On Monday, July 7, the 9th Circuit Court of Appeals withdrew and re-issued its ruling in Kelly v. Arriba Soft. In its new ruling, the court reversed and remanded a decision by the United States District Court for the Central District of California that potentially allowed any search engine that linked to copyrighted images to be held liable for infringement. The decision also affirms the lower court’s ruling that the use of thumbnail images by search engine databases was fair use under copyright law. The Samuelson Clinic for Law, Technology & Public Policy submitted an amicus curiae brief on behalf of Internet search engine Google in support of Arriba Soft’s position.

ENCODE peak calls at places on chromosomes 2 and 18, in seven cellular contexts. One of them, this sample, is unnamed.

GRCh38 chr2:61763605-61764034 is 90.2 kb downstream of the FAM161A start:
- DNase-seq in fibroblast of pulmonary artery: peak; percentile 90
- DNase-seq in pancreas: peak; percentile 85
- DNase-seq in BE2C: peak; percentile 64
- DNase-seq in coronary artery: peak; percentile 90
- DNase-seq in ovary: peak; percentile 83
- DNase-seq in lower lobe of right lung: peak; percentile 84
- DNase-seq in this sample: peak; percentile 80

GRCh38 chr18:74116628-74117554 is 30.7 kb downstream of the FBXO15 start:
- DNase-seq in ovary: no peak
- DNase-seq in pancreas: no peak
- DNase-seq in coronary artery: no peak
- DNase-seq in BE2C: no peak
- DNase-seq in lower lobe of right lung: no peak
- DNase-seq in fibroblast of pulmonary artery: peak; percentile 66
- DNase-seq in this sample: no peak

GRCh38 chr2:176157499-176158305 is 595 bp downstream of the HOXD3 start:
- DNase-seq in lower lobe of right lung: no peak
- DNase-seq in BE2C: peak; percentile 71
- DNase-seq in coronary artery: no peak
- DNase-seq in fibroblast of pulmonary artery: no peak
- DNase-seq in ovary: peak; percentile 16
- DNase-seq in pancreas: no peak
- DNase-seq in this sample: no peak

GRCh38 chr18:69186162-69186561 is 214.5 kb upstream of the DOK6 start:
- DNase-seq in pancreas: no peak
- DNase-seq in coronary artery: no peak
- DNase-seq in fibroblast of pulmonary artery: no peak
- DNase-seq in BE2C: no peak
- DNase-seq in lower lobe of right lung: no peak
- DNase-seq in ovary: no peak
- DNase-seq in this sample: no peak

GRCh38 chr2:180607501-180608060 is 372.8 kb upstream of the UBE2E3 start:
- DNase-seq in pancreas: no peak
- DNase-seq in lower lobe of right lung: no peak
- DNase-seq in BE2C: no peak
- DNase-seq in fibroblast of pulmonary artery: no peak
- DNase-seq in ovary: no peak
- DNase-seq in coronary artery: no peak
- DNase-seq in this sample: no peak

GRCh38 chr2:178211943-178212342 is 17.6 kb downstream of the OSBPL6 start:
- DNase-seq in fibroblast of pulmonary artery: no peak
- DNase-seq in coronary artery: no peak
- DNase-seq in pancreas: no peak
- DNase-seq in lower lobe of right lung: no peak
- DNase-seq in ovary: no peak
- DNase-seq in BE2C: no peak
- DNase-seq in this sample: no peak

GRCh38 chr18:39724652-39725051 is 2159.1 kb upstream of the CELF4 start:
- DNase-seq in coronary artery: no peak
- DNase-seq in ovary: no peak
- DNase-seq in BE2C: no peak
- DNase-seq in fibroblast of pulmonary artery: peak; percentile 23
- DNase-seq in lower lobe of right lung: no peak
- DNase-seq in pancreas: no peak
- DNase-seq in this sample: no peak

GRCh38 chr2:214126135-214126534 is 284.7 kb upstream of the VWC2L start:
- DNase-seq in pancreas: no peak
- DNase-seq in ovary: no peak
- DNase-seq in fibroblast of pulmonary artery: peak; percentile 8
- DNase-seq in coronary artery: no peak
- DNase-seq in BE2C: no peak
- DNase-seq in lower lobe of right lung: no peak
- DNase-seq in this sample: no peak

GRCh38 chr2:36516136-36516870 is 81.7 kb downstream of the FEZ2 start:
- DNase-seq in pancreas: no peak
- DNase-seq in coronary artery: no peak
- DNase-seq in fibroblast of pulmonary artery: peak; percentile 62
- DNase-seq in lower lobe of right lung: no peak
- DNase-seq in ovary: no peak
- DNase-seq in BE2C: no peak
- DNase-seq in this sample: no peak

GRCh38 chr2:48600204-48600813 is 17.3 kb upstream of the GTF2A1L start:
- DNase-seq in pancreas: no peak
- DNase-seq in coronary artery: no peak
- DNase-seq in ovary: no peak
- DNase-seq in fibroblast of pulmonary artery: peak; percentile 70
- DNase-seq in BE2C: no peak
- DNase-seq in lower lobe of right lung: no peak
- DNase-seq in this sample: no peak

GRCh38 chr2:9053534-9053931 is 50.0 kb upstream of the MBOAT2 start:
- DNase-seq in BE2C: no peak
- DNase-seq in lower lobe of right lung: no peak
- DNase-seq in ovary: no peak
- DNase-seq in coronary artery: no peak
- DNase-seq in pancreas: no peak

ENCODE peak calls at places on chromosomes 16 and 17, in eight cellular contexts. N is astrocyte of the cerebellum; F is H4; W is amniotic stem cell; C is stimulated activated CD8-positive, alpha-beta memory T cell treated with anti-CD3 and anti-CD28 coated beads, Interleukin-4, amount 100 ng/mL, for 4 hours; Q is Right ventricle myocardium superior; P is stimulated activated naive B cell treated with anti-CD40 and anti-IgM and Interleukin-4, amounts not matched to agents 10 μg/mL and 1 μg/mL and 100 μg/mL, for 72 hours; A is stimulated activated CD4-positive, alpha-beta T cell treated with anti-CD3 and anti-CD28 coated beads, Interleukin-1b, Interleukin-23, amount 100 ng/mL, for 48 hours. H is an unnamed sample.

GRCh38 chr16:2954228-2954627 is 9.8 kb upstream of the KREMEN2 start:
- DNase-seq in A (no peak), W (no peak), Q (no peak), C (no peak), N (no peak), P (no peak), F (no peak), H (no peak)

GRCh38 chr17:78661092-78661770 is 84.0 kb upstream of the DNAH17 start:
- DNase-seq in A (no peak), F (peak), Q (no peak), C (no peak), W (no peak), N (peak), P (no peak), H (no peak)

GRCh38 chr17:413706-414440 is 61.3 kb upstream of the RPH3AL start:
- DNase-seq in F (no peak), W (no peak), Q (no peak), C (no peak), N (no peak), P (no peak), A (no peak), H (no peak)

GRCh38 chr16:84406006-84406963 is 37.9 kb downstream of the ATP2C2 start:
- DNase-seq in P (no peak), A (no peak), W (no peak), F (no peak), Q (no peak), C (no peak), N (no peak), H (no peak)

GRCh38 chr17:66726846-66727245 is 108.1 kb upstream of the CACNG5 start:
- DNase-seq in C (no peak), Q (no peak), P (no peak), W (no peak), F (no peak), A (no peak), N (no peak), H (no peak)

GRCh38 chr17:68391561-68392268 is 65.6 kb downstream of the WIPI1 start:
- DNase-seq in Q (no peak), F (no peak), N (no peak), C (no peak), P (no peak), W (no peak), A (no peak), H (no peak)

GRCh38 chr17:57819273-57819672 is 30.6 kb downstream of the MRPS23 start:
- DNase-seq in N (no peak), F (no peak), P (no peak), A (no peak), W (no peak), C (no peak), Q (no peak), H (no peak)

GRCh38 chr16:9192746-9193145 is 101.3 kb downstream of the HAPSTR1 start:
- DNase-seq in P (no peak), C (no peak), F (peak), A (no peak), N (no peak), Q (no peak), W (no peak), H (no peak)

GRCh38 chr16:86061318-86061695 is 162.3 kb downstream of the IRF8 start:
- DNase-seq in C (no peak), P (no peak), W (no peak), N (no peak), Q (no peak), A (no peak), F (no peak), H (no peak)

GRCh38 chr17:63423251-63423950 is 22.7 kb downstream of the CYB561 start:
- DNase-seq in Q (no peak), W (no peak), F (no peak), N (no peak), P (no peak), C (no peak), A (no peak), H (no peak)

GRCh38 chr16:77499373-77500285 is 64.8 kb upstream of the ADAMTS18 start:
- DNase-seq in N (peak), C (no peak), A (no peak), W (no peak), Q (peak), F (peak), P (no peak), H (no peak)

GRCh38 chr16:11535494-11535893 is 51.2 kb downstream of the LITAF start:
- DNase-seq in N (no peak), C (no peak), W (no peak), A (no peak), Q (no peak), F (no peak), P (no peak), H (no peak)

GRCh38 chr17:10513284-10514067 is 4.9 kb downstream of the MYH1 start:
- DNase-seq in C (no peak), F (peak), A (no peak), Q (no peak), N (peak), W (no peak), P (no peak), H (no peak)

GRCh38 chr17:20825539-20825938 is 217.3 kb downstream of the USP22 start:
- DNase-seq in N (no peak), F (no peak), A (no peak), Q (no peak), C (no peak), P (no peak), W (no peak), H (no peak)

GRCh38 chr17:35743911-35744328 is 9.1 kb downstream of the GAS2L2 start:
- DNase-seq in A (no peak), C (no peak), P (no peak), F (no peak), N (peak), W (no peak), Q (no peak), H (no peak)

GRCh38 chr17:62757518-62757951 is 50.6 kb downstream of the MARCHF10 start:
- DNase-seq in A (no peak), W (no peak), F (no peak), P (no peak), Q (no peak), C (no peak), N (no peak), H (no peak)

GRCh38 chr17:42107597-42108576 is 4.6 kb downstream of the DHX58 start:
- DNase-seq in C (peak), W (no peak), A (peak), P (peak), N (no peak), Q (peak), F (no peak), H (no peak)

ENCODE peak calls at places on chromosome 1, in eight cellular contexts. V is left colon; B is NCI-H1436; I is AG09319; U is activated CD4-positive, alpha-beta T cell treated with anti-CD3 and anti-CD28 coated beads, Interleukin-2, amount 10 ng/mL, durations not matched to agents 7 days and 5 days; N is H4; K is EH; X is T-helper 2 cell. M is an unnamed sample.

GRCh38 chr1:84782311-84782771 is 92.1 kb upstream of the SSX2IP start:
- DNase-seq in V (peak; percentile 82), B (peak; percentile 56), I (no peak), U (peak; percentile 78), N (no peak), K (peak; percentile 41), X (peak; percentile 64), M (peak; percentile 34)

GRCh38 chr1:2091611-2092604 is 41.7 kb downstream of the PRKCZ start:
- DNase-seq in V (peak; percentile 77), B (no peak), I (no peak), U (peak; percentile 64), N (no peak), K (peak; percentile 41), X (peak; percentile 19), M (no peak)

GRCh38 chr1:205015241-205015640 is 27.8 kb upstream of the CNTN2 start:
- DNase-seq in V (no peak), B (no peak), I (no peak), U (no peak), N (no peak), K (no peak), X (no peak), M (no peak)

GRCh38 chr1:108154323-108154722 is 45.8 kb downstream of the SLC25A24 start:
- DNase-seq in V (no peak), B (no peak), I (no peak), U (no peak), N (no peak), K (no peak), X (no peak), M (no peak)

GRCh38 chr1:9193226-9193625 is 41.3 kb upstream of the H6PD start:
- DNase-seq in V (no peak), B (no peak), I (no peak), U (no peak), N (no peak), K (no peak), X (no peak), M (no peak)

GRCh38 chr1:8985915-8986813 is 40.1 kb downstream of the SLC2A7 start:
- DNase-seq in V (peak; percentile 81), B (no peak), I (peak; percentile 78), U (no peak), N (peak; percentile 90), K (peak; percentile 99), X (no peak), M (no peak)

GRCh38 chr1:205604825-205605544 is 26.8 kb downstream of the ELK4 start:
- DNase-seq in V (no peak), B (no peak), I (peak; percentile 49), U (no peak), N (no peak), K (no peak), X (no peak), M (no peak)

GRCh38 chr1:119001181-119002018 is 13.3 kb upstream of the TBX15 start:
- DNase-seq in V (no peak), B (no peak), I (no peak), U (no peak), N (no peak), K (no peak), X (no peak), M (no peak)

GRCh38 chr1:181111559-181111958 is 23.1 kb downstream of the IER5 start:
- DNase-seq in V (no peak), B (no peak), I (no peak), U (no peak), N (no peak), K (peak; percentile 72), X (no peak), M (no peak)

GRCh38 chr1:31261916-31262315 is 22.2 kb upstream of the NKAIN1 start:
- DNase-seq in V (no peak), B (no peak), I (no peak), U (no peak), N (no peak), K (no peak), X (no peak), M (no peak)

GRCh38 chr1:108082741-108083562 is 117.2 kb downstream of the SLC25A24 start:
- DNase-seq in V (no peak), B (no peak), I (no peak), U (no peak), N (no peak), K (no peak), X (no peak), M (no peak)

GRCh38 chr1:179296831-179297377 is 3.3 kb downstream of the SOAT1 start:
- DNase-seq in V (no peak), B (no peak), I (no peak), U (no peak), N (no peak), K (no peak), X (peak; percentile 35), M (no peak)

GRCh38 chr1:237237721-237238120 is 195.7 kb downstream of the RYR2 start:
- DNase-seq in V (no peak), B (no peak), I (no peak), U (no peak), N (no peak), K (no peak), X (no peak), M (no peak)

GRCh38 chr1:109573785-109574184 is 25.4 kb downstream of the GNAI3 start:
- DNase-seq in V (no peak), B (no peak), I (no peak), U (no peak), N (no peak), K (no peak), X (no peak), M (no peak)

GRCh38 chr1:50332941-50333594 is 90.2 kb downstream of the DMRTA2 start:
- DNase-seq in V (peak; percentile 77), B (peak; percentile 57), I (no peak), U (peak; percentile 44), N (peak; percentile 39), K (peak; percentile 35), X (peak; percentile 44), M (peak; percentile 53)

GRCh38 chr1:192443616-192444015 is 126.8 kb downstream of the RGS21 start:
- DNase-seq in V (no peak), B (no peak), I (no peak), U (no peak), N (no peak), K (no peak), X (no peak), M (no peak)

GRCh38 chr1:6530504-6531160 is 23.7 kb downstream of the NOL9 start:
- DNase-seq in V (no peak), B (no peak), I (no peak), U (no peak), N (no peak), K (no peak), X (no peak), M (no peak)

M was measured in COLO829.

The brief argued that a ruling against Arriba Soft would have a direct impact on Internet search engines such as Google because it could lead to allegations of copyright infringement against any Internet service that directly linked to a copyrighted work. The brief further argued that because linking to third-party sites is precisely how search engines like Google work, such an interpretation could destroy the essential service provided by search engines–helping individuals find information in the vast expanse of the Internet. Finally, the clinic argued that the decision left search engine companies and other Internet services uncertain of their exposure to copyright infringement liability for linking to publicly available websites.
The brief was filed by the clinic in March 2002.